Men are in the 1 in 4 range and their issues not surprisingly are largely related to the prostate. What you feel can range from discomfort - a loaded word as every person experiences and even describes discomfort differently – to significant pain. Many times, problems with our pelvic floor, in both pre and post menopause leads to sex problems, including low libido, difficulty in orgasming, decreased arousal and pain during intercourse. Lisa strongly suggests that even if you don't think your problem is that big a deal – perhaps it’s something you’ve experienced for years and are sort of accustomed to, treatments can be highly effective and can really change your total quality of life.
Lisa King herself suffered for years from interstitial cystitis, which is defined as a chronic bladder condition that creates pain and discomfort in the bladder or pelvic region. This is why she wants to “give women hope that they’re not alone.” Here is an excerpt from our conversation about her recommendations and learnings:
CAIRE: How do women figure out their bladder problems?
Dr. Lisa: People will typically wait up to 5 years before even ever mentioning it to their doctor. There’s so much stigma and embarrassment that comes with bladder issues. On my instagram (@thefulfilledpharmacist), there are beautiful women who follow me, and eventually many will private message me with questions.
CAIRE: What are your top lifestyle recommendations?
Dr. Lisa: For diet, you should avoid spicy, acidic foods, sugary foods & drinks. Take a look at and www.bladderpain.com as there’s a free e-book there. Spicy food is a bladder triggering food. And I suggest supplementing with pumpkin seed extract which was used for thousands of years but has only fairly recently become rediscovered for its benefits to modern women with overactive bladder situations. I also highly recommend Raspberry Leaf extract which is a ‘toning herb’. You can use it even before getting pregnant because pregnancy impacts pelvic strength for many women. It offers toning and tightening benefits and really helps.
CAIRE: Is this an ‘old’ learning as well?
Dr Lisa: I believe so. I believe that women - people - are really looking to get at the root causes of overactive bladder as opposed to simply taking medication.
CAIRE: How can we strengthen menopause impacted or otherwise weakened bladder?
Dr. Lisa: Pelvic-focused workouts including kegels are important. But keep in mind an experienced physical therapist can show you many exercises, not just kegels. Also breathing exercises. Studies show that people with pelvic floor issues are often lacking Vitamin D. So make sure you’re adding that into your diet in addition to Collagen I and III to strengthen to pelvic floor. https://pubmed.ncbi.nlm.nih.gov/30710765/
CAIRE: If a woman wants to seek a doctor, who should she ideally go to?
Dr Lisa: A urologist or urogynecologist. Find someone who is going to listen to you and is going to be supportive. If someone doesn’t believe you’re in pain, find someone else! Find a rapport with them. It can take7 years and 7 doctors before you will have the right diagnosis and successful treatment for painful bladder syndrome whether it be lesions, tight pelvic floor, interstitial cystitis or something else.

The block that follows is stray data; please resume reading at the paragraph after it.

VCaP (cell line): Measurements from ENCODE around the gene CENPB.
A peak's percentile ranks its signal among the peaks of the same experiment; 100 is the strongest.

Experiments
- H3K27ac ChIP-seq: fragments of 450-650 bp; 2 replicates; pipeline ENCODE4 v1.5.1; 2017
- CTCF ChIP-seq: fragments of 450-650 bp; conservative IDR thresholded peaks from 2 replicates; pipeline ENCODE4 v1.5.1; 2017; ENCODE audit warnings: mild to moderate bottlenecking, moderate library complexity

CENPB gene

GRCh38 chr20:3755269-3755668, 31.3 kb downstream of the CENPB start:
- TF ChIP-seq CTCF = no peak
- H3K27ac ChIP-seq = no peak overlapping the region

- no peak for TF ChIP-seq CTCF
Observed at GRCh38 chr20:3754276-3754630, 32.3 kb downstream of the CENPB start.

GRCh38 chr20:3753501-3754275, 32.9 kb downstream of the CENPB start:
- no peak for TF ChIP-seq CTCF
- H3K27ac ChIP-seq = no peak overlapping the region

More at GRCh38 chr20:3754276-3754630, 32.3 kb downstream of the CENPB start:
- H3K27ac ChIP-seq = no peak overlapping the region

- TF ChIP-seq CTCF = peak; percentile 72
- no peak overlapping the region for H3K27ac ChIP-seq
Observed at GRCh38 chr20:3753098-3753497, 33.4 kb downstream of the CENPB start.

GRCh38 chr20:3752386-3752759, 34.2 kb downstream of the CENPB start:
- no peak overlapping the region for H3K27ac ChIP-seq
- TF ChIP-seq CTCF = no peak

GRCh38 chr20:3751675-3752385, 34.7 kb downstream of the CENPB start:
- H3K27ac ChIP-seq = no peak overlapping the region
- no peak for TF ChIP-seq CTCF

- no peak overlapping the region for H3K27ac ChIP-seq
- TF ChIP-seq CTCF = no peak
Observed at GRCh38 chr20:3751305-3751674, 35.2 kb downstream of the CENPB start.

CAIRE. How does a woman find a good doctor?
Dr. Lisa: Interstitial Cystitis Association or ask your friends.
CAIRE: Tell me about you. How did you find out?
Dr. Lisa: I always had bladder issues. I always had to go to the bathroom on trips. And it became more prevalent when I went to college. Then, I finally saw a doctor – who did a hydrodistension which is a painful test of the bladder, but I got a good diagnosis. From there I started an IC diet (Lisa was diagnosed at 29 and is 55 now). There weren’t a lot of options then. Now, you can try herbal supplements, pelvic floor physical therapy and Chinese medicine. Then, it was just diet and medicine.
CAIRE: How many years was it between diagnosis & starting to feel good again?
Dr. Lisa: I was able to move forward after some time and have now been off medication for 17 years! Stress reduction and really taking care of myself is the icing on the cake. I feel a lot of mine was stress induced. In general, I believe that 75% to 90% of doctors’ visits are due to stress whether migraines or anything.
CAIRE: Are bladder conditions hereditary?
Dr. Lisa: I don’t have statistics but there doesn’t seem to be a thread.
CAIRE: When did you know that you were in peri-menopause?
Dr. Lisa: I had a hysterectomy 8 years ago, so it was then.
CAIRE: Your menopause was sudden because of the hysterectomy - did you have a lot of symptoms all at once too?
Dr. King: We hear about how common sleepless nights are with hot flashes, and there was a little bit of this for me but not a big deal. But what was impactful was weight gain (8 lbs) and a ‘flat’ mood. A few years ago I found myself staring out of the window, and I felt empty inside. No mood inside. I knew I wasn’t depressed, I knew it was hormonal and that I had to do something.
CAIRE: So do you mind our asking what you did about this “flat mood”?
Dr. King: My sister is a brain cancer survivor, but I am still able to successfully use HT (hormone therapy) a low dose estrogen and testosterone cream.
CAIRE: That’s very helpful to know. Thank you so much for sharing your story and your purpose in life with us. And thank you also for choosing Caire Beauty as part of your skincare health regimen! It’s always good to be reminded that taking collagen internally and including finding skincare, like Caire, that can encourage collagen synthesis is so important. It’s fascinating to learn that just like skin, the pelvic floor’s ECM (extracellular matrix) has so many collagen fibrils and the loss in fibril regeneration over time, with hormone change, menopause and such a wide range of conditions of pelvic and bladder and urinary conditions is so critical.
Watch this video to learn more: